I've forgotten this fellows name but the two of us chatted for long enough. You can see the Masjid Raya in the background. He was extremely friendly and courteous and he told me he had four wives. What a hero.
I visited the mosque again on my last day in Banda Aceh. During this second visit I was mobbed by a crowd of young gentlemen who were seemingly amazed by my appearance. They chased me and, me being me, they were easily able to catch me. They then asked me question after question and asked me whether they could have their picture taken with me. I obliged, thinking the encounter would last a mere minute or so. However, I was tricked in their endeavour, for they then proceeded to pull out a huge assortment of cameras and telephones. Everybody, it seemed, wanted their picture taken with me, and so the ordeal lasted for what seemed like hours, until I was eventually able to pull myself away from the group and make haste to a safer destination.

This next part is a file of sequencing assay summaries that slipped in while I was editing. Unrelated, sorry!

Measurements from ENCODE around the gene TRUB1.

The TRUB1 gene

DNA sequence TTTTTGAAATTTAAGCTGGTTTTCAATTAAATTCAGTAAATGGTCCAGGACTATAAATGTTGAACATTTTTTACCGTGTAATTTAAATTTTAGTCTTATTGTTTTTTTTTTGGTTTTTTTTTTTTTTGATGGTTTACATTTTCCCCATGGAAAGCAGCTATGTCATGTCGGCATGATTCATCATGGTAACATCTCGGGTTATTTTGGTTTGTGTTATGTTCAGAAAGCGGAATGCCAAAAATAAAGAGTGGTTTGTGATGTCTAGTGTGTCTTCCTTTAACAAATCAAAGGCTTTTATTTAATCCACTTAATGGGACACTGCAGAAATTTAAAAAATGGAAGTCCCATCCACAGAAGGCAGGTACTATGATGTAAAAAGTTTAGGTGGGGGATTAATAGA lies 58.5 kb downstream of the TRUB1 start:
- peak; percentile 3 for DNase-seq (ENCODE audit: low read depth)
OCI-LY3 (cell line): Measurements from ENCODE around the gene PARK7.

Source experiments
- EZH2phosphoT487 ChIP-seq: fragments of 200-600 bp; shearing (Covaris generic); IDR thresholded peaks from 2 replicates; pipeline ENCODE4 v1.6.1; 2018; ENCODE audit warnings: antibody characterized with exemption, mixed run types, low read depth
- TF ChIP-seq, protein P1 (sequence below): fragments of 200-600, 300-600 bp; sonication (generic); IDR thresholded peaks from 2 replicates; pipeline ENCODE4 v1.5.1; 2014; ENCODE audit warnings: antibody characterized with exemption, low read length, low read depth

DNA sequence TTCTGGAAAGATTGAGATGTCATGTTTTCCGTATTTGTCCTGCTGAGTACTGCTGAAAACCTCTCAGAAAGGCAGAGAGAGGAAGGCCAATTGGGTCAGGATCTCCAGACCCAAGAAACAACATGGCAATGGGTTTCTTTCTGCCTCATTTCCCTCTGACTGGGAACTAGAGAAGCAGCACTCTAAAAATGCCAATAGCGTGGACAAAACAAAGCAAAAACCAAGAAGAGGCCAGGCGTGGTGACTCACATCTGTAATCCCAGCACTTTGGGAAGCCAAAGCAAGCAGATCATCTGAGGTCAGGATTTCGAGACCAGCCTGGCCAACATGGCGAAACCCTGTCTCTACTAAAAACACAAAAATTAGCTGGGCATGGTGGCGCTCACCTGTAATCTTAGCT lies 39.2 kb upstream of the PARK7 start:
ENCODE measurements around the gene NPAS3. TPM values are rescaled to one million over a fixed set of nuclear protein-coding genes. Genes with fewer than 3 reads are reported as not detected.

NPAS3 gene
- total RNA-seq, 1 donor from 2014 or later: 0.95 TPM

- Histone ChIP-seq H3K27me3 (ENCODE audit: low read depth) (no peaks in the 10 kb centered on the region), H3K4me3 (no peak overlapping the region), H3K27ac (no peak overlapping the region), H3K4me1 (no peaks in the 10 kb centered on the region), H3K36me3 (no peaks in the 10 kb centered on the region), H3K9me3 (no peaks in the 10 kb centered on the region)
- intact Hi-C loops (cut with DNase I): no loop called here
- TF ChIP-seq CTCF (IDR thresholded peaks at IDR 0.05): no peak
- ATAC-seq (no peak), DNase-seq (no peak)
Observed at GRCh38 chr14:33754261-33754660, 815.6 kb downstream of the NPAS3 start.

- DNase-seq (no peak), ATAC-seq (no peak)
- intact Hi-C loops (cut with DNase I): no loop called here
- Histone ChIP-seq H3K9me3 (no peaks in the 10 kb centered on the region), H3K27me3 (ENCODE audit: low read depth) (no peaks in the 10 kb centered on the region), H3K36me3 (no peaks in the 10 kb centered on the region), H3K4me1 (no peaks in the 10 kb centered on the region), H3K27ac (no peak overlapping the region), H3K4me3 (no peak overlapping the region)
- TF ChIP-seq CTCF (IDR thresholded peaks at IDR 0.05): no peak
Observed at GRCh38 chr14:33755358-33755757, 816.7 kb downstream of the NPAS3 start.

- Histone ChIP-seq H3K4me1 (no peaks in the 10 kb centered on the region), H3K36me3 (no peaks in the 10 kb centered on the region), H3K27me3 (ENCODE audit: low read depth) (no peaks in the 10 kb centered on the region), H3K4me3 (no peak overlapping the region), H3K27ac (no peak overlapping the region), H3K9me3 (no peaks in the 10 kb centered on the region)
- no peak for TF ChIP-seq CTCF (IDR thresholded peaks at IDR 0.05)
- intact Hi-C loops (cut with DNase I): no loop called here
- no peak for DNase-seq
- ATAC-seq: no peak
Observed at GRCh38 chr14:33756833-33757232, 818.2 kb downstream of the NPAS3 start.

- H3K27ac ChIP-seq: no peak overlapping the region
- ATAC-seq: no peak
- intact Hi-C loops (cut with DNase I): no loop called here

That's all for now. I will return soon enough and report the rest of my experience in Banda Aceh and beyond.